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MOSCOW (Reuters) - Thousands of people rallied on the streets of Moscow on Sunday to demand fair elections and challenge Vladimir Putin's 15-year-old rule, in the first significant opposition protest in the capital for months.
The gathering was restricted by authorities to a district of southern Moscow. Police said no more than 500 took part, while a Reuters witness said there were some 3,000 protesters.
"Putin is a bureaucrat, not the czar," one poster said. Opposition leaders, including anti-Kremlin figurehead Alexei Navalny, said they were protesting against what they called Putin's "lifelong" rule.
"Russia will be free!" Ilya Yashin told the rally. "We will not depart from the country and leave it in the mercy of 'crooks and thieves'," he said, referring to a phrase coined by Navalny to describe Russia's ruling party.
The turnout was a far cry from the 100,000 who marched in December 2011 in anger at widely-reported violations of a parliamentary election.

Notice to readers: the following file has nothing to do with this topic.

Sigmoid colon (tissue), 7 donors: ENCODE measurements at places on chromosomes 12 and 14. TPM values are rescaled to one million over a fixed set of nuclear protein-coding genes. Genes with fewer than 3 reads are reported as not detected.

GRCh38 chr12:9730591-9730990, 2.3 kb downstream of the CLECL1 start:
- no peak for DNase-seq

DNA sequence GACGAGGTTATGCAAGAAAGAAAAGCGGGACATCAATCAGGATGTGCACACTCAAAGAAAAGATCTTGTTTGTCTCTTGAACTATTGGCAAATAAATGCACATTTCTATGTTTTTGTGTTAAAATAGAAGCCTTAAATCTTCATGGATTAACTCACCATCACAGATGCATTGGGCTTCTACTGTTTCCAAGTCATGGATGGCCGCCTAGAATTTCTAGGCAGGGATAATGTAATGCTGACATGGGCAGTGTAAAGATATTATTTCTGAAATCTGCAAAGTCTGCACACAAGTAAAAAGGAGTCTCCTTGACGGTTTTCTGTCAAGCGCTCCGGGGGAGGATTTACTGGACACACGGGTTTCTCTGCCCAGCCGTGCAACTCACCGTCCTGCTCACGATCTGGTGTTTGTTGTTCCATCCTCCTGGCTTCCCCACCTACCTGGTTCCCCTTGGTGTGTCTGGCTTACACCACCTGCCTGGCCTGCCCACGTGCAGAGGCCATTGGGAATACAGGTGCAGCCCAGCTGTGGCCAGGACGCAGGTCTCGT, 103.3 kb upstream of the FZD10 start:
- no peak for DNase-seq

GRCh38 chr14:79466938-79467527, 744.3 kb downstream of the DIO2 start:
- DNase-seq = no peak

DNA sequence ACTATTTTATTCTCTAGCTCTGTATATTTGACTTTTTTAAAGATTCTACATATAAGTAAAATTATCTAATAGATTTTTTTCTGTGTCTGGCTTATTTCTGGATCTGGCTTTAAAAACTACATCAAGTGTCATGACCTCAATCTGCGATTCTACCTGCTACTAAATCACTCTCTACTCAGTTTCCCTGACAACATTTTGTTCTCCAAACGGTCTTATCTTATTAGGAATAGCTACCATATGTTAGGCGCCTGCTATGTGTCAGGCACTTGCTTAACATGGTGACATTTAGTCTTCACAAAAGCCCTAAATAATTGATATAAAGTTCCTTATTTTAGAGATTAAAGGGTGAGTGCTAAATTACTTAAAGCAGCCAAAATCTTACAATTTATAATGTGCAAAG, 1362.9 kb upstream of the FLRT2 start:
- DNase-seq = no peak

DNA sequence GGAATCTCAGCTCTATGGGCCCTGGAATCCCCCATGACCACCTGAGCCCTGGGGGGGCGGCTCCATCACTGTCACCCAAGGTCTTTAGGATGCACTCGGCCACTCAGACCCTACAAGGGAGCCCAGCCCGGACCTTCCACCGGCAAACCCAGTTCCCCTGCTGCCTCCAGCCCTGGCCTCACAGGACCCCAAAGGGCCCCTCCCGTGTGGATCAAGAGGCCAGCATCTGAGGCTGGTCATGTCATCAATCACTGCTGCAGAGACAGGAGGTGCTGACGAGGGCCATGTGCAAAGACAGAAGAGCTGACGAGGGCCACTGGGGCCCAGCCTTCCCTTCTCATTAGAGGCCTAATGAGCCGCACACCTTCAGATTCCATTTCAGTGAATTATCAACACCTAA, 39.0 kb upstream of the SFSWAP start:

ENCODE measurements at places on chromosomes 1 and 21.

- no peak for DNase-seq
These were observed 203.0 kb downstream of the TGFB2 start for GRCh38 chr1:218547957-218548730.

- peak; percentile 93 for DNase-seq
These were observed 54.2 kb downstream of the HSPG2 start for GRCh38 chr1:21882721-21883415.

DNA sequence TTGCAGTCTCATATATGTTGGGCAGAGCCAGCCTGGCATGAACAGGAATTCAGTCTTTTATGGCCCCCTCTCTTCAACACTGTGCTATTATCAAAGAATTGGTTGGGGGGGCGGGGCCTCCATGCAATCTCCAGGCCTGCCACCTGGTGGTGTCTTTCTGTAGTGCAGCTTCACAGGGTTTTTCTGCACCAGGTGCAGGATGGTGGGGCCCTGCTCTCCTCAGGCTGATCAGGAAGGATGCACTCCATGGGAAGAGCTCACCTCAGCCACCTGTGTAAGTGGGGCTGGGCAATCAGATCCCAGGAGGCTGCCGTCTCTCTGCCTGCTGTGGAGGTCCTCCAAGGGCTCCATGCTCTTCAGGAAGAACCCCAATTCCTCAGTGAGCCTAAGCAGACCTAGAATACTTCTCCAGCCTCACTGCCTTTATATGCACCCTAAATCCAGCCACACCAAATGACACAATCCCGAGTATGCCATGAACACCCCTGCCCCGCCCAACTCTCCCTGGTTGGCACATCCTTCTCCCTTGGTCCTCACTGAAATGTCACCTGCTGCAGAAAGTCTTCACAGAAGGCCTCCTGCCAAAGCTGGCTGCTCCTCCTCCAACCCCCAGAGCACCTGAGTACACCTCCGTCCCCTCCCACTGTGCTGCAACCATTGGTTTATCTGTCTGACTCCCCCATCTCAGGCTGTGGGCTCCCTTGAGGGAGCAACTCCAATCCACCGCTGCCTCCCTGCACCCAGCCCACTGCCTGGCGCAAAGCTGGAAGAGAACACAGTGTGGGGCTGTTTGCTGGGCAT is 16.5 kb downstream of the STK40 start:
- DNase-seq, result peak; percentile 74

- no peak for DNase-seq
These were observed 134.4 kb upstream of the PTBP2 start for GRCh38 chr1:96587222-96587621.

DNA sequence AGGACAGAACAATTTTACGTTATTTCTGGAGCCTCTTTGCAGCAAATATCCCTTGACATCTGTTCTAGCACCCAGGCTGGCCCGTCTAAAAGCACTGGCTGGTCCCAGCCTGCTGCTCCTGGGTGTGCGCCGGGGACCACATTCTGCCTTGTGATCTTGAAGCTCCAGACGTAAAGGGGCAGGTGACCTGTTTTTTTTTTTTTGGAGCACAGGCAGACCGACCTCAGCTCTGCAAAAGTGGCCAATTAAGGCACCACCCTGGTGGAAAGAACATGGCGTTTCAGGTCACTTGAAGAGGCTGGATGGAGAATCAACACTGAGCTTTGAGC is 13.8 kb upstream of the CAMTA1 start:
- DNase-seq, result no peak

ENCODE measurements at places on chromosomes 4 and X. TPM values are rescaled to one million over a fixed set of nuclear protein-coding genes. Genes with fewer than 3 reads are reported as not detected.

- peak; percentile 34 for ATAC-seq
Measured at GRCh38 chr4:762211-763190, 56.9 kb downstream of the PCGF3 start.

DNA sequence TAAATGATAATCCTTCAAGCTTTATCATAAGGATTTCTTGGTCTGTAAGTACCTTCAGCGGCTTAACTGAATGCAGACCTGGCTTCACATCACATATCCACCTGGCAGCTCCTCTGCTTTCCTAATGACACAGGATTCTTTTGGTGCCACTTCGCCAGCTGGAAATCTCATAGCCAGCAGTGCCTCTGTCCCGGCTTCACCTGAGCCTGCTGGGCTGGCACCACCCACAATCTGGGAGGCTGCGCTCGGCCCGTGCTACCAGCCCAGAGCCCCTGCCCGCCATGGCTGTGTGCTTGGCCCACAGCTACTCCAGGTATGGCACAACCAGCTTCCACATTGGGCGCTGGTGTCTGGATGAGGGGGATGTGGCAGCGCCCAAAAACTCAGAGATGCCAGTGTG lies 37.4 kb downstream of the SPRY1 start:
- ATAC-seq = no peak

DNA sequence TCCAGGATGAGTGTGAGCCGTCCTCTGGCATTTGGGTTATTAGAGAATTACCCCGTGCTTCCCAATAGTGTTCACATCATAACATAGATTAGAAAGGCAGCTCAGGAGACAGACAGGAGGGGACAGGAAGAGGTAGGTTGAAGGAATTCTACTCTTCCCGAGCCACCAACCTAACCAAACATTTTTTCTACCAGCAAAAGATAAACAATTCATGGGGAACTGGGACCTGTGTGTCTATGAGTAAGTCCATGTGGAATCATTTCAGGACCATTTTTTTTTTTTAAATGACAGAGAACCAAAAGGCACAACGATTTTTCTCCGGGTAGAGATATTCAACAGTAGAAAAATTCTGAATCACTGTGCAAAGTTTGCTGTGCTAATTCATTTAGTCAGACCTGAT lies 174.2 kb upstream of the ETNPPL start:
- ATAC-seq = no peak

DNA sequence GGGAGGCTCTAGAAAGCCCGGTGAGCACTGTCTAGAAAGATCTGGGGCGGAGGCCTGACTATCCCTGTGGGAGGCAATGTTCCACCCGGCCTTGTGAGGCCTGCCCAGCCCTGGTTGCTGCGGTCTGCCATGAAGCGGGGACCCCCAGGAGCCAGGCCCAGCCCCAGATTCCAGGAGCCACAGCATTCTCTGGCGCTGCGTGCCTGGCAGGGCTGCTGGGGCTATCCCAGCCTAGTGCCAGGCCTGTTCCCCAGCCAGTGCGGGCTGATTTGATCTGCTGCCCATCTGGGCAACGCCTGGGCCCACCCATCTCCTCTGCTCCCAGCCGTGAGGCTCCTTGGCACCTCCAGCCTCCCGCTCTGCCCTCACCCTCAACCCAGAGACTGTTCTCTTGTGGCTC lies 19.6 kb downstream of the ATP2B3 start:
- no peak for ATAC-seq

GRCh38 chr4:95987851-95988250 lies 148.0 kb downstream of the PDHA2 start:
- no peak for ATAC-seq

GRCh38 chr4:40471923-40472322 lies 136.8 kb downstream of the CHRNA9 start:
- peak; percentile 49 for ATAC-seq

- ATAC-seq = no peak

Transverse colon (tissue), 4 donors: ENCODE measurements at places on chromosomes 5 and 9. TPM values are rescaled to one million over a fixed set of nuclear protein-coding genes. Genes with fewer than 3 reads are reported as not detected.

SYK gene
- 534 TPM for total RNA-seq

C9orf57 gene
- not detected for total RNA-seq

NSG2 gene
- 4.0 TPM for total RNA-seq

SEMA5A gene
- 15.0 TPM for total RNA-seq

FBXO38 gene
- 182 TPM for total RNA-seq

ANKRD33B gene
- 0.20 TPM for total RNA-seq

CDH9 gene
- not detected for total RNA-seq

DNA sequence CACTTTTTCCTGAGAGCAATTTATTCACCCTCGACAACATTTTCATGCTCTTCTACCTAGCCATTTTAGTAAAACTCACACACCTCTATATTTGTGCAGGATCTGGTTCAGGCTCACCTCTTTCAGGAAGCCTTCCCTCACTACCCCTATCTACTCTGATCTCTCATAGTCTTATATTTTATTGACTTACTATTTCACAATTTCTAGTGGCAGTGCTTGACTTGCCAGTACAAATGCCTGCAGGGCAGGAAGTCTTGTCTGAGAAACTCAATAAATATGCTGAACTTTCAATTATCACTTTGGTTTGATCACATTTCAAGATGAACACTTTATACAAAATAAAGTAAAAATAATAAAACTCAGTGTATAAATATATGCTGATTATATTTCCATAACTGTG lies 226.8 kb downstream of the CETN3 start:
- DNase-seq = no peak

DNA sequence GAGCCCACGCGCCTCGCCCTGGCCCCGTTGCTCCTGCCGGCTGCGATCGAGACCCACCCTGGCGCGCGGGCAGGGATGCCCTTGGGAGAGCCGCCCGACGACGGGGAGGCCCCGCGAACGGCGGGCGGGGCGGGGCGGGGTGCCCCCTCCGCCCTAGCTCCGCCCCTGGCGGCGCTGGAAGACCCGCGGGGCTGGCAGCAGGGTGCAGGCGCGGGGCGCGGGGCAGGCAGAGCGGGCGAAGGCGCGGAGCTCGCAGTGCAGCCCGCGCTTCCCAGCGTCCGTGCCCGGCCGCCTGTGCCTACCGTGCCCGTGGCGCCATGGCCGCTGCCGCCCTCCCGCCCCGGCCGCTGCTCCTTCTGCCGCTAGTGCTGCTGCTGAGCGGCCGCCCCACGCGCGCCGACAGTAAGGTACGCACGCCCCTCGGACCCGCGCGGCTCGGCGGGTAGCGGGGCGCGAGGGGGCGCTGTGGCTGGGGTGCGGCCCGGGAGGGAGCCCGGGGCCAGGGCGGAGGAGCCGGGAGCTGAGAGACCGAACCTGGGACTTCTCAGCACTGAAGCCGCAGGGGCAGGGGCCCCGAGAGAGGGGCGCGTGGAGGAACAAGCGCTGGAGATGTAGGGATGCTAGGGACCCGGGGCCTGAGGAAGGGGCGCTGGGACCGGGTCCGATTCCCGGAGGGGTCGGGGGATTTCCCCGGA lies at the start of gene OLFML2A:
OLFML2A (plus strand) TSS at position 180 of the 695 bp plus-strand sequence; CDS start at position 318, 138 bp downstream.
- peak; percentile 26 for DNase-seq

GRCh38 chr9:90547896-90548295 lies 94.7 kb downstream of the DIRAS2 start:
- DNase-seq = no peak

Thousands of Muscovites marched through the city in March this year in the memory of slain Kremlin critic Boris Nemtsov.
At Sunday's rally there were posters related to the killing of Nemtsov and a general crackdown on political dissent.
Putin has now been Russia's dominant leader since 2000, when ailing President Boris Yeltsin chose him as his successor. Earlier this month, the ruling United Russia party swept regional elections.
Russia will hold a presidential vote in 2018. Putin, who is eligible to run for the six-year presidency again, has not yet said if he will be a candidate.
Reporting by Andrey Kuzmin; writing by Vladimir Soldatkin; editing by Andrew Roche